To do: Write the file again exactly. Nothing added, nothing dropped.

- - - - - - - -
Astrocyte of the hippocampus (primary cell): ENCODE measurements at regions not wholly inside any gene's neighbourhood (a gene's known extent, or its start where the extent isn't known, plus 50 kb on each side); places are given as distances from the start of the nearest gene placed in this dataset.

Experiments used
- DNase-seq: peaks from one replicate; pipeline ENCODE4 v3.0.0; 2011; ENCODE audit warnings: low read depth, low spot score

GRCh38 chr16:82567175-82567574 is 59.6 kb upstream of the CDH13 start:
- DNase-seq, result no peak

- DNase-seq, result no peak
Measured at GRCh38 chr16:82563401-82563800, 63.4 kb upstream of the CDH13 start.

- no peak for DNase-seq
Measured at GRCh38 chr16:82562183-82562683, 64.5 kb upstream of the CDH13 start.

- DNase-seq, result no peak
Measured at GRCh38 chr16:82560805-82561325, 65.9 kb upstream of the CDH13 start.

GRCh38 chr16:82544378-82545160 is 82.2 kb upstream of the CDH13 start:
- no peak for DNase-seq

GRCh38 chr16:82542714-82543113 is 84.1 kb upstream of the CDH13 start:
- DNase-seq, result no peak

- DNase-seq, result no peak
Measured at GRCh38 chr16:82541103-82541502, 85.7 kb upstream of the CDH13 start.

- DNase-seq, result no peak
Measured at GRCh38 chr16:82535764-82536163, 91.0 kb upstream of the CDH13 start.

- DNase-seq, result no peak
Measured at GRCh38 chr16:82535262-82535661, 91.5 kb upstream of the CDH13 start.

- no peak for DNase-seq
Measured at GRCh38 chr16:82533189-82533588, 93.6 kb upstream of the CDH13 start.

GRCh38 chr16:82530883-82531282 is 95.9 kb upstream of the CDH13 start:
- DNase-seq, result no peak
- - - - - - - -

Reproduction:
Astrocyte of the hippocampus (primary cell): ENCODE measurements at regions not wholly inside any gene's neighbourhood (a gene's known extent, or its start where the extent isn't known, plus 50 kb on each side); places are given as distances from the start of the nearest gene placed in this dataset.

Experiments used
- DNase-seq: peaks from one replicate; pipeline ENCODE4 v3.0.0; 2011; ENCODE audit warnings: low read depth, low spot score

GRCh38 chr16:82567175-82567574 is 59.6 kb upstream of the CDH13 start:
- DNase-seq, result no peak

- DNase-seq, result no peak
Measured at GRCh38 chr16:82563401-82563800, 63.4 kb upstream of the CDH13 start.

- no peak for DNase-seq
Measured at GRCh38 chr16:82562183-82562683, 64.5 kb upstream of the CDH13 start.

- DNase-seq, result no peak
Measured at GRCh38 chr16:82560805-82561325, 65.9 kb upstream of the CDH13 start.

GRCh38 chr16:82544378-82545160 is 82.2 kb upstream of the CDH13 start:
- no peak for DNase-seq

GRCh38 chr16:82542714-82543113 is 84.1 kb upstream of the CDH13 start:
- DNase-seq, result no peak

- DNase-seq, result no peak
Measured at GRCh38 chr16:82541103-82541502, 85.7 kb upstream of the CDH13 start.

- DNase-seq, result no peak
Measured at GRCh38 chr16:82535764-82536163, 91.0 kb upstream of the CDH13 start.

- DNase-seq, result no peak
Measured at GRCh38 chr16:82535262-82535661, 91.5 kb upstream of the CDH13 start.

- no peak for DNase-seq
Measured at GRCh38 chr16:82533189-82533588, 93.6 kb upstream of the CDH13 start.

GRCh38 chr16:82530883-82531282 is 95.9 kb upstream of the CDH13 start:
- DNase-seq, result no peak